Hesperian Health Guides

Allergy: Mild or Severe (Anaphylaxis)

Mild allergies are caused by dust, pollen, insect bites, or certain foods, chemicals or medicines. These are usually treatable with antihistamines.

Signs of a mild allergy
a person having a mild allergic reaction.
Itching, swollen,
red eyes
Rash or redness
several swollen bites on a person's leg.
If there is an insect
bite, it may swell

A severe allergic reaction is much more dangerous and can quickly stop someone’s breathing.

Signs of a severe allergy (anaphylaxis)

  • Flushing, itching, or rash
  • Swollen lips, mouth, or throat, difficulty swallowing
  • Difficulty breathing
  • Swollen hands or feet
  • Nausea or stomachache

The most common signs are rash and breathing problems.

If the person cannot swallow, or is having trouble breathing, give epinephrine right away. You can give another dose in 5 to 15 minutes if necessary.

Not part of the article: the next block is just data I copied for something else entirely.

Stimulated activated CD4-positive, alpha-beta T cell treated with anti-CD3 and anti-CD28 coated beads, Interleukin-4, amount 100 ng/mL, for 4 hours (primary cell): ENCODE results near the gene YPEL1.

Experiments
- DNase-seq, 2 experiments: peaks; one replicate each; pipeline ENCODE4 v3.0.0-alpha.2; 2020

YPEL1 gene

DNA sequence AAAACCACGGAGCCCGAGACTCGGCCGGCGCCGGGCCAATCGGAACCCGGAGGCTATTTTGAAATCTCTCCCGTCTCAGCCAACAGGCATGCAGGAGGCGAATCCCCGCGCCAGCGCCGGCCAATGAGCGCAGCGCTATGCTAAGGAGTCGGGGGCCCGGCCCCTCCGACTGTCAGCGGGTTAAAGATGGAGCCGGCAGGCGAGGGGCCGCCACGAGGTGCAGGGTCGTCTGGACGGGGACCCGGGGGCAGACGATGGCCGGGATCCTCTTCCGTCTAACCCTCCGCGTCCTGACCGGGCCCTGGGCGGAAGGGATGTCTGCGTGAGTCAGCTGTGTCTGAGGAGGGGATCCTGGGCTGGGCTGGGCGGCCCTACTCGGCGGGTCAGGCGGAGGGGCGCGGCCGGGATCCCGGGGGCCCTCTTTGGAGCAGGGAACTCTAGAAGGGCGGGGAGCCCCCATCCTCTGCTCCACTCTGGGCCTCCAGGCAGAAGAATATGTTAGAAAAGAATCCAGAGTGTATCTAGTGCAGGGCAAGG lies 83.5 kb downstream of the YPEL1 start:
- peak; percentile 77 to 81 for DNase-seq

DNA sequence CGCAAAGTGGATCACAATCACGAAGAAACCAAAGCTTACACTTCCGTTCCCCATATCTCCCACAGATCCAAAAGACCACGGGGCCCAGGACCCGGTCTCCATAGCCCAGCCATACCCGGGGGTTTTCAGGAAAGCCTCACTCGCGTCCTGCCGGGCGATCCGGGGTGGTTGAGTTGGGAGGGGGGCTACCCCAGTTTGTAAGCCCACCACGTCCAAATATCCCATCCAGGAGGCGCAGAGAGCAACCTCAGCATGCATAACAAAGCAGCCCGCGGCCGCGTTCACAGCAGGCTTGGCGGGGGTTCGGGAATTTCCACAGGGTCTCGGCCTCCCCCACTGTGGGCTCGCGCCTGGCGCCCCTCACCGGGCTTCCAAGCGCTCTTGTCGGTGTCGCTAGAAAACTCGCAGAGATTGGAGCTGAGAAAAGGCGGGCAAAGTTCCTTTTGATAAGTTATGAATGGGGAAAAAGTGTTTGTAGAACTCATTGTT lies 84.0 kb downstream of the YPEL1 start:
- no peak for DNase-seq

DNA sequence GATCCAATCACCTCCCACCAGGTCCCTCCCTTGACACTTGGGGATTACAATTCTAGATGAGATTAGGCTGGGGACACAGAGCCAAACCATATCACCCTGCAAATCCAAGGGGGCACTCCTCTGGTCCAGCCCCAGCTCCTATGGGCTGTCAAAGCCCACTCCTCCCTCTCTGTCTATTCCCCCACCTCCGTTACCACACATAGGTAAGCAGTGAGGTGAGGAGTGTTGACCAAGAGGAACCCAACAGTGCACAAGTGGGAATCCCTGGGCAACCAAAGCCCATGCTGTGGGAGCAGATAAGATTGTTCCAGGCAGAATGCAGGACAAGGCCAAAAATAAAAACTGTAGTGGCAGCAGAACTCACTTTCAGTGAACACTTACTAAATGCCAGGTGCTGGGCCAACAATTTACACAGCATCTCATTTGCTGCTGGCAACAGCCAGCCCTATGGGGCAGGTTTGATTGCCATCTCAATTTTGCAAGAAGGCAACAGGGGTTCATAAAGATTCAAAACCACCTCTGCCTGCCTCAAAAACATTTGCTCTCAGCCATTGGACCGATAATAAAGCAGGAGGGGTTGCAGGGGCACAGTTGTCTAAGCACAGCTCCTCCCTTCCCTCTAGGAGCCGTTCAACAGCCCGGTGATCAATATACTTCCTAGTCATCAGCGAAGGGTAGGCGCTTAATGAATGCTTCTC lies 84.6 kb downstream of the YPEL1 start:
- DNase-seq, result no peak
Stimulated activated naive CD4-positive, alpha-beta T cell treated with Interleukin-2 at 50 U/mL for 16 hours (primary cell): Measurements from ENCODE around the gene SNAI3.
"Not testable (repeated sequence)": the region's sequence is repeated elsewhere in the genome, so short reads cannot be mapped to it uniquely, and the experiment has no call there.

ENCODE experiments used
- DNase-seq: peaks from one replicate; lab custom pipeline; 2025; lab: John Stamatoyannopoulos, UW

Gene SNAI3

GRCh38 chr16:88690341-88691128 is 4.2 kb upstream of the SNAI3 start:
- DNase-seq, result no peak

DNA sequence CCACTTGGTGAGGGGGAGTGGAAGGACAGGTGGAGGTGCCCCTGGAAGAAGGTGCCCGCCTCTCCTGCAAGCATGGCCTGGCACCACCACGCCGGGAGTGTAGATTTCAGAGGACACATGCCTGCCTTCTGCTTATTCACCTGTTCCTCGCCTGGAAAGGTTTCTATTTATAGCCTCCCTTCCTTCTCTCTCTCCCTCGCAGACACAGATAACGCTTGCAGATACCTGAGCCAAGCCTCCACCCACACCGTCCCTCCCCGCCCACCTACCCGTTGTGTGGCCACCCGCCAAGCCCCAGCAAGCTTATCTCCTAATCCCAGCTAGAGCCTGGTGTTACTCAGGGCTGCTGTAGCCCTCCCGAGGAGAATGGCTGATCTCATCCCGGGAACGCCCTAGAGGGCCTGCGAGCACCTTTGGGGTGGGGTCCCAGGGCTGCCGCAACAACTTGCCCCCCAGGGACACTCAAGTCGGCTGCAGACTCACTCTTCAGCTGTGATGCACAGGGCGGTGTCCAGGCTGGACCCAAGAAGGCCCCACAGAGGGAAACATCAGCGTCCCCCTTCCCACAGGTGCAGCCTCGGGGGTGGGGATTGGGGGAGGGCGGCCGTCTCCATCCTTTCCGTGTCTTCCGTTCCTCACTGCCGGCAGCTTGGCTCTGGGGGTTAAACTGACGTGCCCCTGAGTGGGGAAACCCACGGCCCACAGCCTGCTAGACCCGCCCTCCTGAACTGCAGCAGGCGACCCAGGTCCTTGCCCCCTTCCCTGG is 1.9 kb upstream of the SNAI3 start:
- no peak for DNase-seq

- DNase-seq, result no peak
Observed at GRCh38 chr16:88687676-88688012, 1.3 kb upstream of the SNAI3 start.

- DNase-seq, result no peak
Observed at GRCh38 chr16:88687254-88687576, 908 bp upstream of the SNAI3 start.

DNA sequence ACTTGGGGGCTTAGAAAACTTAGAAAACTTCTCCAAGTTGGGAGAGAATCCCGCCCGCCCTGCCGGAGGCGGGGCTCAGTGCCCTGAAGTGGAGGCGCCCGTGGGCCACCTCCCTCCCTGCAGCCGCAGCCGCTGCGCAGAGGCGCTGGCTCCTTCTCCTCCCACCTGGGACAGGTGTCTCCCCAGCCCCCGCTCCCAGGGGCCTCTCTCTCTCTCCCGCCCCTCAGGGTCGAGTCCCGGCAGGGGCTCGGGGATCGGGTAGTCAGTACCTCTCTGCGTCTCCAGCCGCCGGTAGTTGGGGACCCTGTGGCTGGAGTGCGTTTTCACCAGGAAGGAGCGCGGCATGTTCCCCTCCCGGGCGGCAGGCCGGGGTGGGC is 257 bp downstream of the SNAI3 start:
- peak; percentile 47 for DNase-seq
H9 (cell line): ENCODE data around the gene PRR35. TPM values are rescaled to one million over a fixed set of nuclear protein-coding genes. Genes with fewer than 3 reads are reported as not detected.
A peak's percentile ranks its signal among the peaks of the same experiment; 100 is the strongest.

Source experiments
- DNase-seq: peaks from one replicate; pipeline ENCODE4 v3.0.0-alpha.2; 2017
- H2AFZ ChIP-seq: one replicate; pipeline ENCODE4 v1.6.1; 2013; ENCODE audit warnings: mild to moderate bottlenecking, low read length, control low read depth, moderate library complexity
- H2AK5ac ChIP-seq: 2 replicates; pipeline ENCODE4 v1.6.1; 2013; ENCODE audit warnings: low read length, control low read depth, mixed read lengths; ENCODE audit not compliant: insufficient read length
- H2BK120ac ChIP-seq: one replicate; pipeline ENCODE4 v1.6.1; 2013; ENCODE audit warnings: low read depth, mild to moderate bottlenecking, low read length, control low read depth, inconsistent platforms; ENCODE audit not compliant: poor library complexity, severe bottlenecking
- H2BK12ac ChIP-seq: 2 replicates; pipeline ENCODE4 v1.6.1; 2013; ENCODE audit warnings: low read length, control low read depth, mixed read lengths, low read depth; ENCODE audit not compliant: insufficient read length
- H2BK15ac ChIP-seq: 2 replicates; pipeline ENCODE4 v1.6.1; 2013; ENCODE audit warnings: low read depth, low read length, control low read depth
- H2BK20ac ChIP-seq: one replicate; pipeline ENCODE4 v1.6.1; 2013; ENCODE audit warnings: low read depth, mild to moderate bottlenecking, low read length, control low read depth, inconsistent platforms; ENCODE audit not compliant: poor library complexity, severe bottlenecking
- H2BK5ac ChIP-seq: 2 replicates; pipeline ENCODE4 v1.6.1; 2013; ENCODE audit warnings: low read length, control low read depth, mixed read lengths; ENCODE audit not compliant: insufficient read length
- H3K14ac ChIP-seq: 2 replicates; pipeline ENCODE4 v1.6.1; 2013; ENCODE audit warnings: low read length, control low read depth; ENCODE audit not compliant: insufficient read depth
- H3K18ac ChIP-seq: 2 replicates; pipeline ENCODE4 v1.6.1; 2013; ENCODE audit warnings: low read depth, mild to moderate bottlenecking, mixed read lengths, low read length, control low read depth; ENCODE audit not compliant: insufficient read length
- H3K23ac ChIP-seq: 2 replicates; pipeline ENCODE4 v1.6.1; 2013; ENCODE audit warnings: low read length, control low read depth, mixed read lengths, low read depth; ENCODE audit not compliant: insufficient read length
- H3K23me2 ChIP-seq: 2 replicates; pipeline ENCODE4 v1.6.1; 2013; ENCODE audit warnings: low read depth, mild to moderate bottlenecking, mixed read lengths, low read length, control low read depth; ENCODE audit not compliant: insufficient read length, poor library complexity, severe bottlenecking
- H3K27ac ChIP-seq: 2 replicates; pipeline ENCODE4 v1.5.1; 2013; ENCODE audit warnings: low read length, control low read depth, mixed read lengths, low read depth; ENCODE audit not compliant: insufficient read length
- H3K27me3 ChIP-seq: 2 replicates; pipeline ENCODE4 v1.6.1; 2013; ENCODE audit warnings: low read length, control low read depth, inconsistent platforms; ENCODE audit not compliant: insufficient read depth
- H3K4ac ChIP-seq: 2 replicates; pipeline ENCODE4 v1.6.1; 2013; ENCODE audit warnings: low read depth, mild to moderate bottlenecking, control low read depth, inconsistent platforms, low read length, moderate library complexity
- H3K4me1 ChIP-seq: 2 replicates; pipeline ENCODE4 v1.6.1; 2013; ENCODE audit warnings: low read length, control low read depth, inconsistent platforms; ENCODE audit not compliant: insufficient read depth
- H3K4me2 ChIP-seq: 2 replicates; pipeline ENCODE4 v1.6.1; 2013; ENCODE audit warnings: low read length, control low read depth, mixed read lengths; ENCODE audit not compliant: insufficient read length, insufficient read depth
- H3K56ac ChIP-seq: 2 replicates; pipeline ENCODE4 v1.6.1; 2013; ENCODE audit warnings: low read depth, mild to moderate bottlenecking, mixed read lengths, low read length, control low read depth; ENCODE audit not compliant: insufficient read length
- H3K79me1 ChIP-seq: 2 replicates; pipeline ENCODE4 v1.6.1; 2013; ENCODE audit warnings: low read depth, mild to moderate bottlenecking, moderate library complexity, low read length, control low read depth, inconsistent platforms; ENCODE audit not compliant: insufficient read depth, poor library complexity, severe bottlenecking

Epinephrine comes in different strengths and different amounts may be needed to give the same dose. Figure out the correct amount and have it ready in a medicine kit before emergencies happen. Or stock a pre‑loaded injection, called an EpiPen or known by other brand names.

Inject epinephrine in the thigh muscle, here:

An arrow points to the outer thigh of a woman whose feet are propped on several pillows.
Elevate the feet above the heart

For breathing problems you can also give salbutamol. It is also a good idea to give an antihistamine.

In most cases, if you ever have an allergic reaction to a medicine, food, bee sting, or something else, you should avoid it forever after. The second time you are exposed you can expect an even worse reaction.

This page was updated:05 Feb 2020